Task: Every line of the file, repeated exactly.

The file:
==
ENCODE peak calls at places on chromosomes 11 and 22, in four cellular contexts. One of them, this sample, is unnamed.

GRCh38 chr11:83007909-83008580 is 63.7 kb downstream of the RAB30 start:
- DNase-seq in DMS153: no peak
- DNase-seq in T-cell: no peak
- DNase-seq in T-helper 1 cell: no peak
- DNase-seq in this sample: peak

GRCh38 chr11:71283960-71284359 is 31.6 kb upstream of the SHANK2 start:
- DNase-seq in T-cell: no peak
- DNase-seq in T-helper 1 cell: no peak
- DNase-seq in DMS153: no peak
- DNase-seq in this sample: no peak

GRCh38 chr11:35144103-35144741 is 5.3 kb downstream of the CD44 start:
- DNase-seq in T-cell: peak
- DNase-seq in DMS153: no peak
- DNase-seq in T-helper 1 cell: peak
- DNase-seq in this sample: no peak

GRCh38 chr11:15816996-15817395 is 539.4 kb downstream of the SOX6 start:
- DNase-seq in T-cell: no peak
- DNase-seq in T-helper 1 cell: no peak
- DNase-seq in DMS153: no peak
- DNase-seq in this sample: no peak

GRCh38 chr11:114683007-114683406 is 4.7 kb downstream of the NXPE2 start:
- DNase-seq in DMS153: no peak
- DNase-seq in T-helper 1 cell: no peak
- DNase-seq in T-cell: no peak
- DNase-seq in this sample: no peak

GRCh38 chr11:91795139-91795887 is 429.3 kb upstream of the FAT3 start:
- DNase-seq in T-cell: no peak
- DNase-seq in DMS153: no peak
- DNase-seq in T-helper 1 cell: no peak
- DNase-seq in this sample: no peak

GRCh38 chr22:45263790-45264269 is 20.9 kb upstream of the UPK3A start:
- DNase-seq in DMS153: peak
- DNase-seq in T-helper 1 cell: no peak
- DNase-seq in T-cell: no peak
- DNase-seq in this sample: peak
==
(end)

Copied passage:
ENCODE peak calls at places on chromosomes 11 and 22, in four cellular contexts. One of them, this sample, is unnamed.

GRCh38 chr11:83007909-83008580 is 63.7 kb downstream of the RAB30 start:
- DNase-seq in DMS153: no peak
- DNase-seq in T-cell: no peak
- DNase-seq in T-helper 1 cell: no peak
- DNase-seq in this sample: peak

GRCh38 chr11:71283960-71284359 is 31.6 kb upstream of the SHANK2 start:
- DNase-seq in T-cell: no peak
- DNase-seq in T-helper 1 cell: no peak
- DNase-seq in DMS153: no peak
- DNase-seq in this sample: no peak

GRCh38 chr11:35144103-35144741 is 5.3 kb downstream of the CD44 start:
- DNase-seq in T-cell: peak
- DNase-seq in DMS153: no peak
- DNase-seq in T-helper 1 cell: peak
- DNase-seq in this sample: no peak

GRCh38 chr11:15816996-15817395 is 539.4 kb downstream of the SOX6 start:
- DNase-seq in T-cell: no peak
- DNase-seq in T-helper 1 cell: no peak
- DNase-seq in DMS153: no peak
- DNase-seq in this sample: no peak

GRCh38 chr11:114683007-114683406 is 4.7 kb downstream of the NXPE2 start:
- DNase-seq in DMS153: no peak
- DNase-seq in T-helper 1 cell: no peak
- DNase-seq in T-cell: no peak
- DNase-seq in this sample: no peak

GRCh38 chr11:91795139-91795887 is 429.3 kb upstream of the FAT3 start:
- DNase-seq in T-cell: no peak
- DNase-seq in DMS153: no peak
- DNase-seq in T-helper 1 cell: no peak
- DNase-seq in this sample: no peak

GRCh38 chr22:45263790-45264269 is 20.9 kb upstream of the UPK3A start:
- DNase-seq in DMS153: peak
- DNase-seq in T-helper 1 cell: no peak
- DNase-seq in T-cell: no peak
- DNase-seq in this sample: peak